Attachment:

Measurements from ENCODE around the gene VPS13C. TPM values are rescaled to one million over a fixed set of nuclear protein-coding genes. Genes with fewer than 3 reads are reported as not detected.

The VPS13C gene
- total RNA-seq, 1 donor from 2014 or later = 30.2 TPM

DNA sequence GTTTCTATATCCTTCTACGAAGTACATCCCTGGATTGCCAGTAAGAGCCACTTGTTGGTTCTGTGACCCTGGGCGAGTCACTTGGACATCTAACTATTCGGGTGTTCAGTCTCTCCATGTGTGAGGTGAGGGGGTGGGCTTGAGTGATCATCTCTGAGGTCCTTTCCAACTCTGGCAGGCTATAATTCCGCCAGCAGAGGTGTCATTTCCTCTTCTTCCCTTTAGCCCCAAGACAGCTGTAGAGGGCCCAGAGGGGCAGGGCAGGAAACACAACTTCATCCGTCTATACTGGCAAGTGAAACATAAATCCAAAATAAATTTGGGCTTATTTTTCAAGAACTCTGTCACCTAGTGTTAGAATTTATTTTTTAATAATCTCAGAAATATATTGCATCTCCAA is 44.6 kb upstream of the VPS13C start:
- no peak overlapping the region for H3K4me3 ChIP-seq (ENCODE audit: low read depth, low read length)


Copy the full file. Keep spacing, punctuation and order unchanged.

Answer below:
Measurements from ENCODE around the gene VPS13C. TPM values are rescaled to one million over a fixed set of nuclear protein-coding genes. Genes with fewer than 3 reads are reported as not detected.

The VPS13C gene
- total RNA-seq, 1 donor from 2014 or later = 30.2 TPM

DNA sequence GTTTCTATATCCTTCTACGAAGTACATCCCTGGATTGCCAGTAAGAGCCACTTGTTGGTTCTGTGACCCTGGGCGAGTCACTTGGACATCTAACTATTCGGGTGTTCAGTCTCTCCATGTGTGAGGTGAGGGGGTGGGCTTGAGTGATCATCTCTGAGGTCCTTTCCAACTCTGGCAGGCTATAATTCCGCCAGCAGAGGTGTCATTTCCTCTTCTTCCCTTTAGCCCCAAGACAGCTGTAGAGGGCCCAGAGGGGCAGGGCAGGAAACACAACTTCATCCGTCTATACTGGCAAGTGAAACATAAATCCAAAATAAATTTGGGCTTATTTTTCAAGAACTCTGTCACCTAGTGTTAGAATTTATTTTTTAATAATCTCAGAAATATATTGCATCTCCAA is 44.6 kb upstream of the VPS13C start:
- no peak overlapping the region for H3K4me3 ChIP-seq (ENCODE audit: low read depth, low read length)